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The early Cold War (1947–1964) was a time of optimism in America. Flushed with confidence by the Second World War, many heralded the American Century and saw postwar affluence as proof that capitalism would solve want and poverty. Yet this period also filled people with anxiety. Beyond the specter of nuclear annihilation, the consumerism and affluence of capitalism’s success were seen as turning the sons of pioneers into couch potatoes. In Discipline and Indulgence, Jeffrey Montez de Oca demonstrates how popular culture, especially college football, addressed capitalism’s contradictions by integrating men into the economy of the Cold War as workers, warriors, and consumers. In the dawning television age, college football provided a ritual and spectacle of the American way of life that anyone could participate in from the comfort of his own home. College football formed an ethical space of patriotic pageantry where men could produce themselves as citizens of the Cold War state. Based on a theoretically sophisticated analysis of Cold War media, Discipline and Indulgence assesses the period’s institutional linkage of sport, higher education, media, and militarism and finds the connections of contemporary sport media to today’s War on Terror.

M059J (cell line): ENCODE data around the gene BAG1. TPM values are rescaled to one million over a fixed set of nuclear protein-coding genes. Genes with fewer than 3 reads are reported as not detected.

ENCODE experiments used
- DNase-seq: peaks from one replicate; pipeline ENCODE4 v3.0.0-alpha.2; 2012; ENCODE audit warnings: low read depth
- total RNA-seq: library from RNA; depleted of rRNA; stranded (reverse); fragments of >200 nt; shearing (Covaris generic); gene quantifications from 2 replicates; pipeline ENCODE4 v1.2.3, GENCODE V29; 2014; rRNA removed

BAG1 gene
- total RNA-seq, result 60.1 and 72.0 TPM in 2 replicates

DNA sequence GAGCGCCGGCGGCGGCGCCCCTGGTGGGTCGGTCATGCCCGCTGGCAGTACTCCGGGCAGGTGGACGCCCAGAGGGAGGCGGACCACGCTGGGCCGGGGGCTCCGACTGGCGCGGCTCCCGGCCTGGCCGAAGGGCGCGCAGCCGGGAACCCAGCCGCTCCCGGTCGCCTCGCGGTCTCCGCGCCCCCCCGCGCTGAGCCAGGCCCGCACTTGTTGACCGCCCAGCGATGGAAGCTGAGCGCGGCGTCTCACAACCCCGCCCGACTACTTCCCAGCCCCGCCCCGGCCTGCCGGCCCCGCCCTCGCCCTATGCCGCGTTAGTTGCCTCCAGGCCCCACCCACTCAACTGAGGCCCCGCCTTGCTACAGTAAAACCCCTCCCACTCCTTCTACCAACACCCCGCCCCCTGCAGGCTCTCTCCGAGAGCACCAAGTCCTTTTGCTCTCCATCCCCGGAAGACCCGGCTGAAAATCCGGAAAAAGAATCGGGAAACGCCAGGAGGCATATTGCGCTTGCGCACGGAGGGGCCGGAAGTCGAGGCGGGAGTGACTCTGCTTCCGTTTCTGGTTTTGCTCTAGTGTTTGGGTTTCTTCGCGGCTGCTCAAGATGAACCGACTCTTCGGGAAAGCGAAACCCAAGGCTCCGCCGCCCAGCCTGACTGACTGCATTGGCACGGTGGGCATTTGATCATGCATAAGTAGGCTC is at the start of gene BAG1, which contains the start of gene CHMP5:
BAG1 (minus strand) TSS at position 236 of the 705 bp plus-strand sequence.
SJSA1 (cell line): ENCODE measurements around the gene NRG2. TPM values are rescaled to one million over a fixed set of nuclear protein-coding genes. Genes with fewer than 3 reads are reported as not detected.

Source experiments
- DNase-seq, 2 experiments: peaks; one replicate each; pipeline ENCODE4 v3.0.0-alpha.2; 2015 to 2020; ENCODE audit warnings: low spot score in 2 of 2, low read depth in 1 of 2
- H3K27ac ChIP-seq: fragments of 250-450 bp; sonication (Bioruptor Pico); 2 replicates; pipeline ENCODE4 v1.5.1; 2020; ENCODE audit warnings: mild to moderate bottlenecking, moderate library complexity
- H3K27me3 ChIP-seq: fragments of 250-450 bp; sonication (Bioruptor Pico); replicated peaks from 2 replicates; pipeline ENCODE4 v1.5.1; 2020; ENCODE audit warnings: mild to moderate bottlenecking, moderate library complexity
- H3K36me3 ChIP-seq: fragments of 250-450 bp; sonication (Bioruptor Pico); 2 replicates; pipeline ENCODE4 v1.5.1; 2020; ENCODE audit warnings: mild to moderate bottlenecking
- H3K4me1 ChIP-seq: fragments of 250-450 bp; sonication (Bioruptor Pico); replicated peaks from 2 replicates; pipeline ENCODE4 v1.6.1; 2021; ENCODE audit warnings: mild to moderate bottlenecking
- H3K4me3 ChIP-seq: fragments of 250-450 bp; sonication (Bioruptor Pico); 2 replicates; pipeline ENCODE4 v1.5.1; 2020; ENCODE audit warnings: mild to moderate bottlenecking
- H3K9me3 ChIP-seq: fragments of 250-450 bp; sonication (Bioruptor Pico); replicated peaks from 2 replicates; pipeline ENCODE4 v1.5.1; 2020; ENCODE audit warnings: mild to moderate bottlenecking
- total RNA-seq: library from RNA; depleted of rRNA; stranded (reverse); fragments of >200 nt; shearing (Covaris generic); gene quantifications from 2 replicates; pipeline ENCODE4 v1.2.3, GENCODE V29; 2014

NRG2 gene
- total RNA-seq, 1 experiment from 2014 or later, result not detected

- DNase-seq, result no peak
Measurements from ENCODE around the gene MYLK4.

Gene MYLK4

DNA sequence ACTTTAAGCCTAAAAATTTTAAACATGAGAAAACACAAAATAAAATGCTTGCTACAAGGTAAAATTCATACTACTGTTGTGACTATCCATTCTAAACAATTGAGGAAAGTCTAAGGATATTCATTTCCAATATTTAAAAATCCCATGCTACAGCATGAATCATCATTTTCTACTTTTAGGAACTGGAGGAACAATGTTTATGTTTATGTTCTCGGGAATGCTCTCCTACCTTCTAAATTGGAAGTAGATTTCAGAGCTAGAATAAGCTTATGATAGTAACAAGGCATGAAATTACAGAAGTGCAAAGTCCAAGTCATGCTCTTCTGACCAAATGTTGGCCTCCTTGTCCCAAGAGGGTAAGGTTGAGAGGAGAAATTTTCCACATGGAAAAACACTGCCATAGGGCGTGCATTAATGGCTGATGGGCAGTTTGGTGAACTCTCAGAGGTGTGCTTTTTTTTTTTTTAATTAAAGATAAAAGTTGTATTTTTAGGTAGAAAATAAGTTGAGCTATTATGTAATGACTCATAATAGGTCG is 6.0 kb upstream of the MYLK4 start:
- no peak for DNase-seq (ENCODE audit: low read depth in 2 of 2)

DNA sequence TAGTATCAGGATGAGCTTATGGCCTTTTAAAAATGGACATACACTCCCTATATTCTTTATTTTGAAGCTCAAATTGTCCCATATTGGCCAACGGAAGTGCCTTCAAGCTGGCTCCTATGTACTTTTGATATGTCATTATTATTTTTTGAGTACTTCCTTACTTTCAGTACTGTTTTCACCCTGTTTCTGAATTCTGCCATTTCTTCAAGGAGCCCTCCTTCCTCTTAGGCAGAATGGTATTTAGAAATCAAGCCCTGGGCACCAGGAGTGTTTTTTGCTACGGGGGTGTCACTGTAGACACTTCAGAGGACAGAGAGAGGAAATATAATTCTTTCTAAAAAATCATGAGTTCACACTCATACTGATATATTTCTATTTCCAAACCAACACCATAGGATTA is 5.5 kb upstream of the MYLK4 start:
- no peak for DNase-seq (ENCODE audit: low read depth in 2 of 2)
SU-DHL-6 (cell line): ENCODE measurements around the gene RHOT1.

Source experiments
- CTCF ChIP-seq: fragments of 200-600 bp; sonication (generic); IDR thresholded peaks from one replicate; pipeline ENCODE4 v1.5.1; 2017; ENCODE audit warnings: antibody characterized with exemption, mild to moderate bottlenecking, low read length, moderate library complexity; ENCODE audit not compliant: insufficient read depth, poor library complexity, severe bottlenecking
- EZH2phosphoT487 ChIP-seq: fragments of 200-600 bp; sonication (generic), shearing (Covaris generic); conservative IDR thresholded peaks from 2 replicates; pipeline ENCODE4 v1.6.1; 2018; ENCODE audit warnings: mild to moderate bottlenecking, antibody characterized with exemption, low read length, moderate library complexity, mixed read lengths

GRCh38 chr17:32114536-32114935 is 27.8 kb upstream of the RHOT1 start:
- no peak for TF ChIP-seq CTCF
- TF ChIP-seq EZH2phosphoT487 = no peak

First Taste of Freedom

A Cultural History of Bicycle Marketing in the United States

Author: Robert Turpin

Publisher: Syracuse University Press

ISBN: 0815654391

Category: Sports & Recreation

Page: 287

View: 1741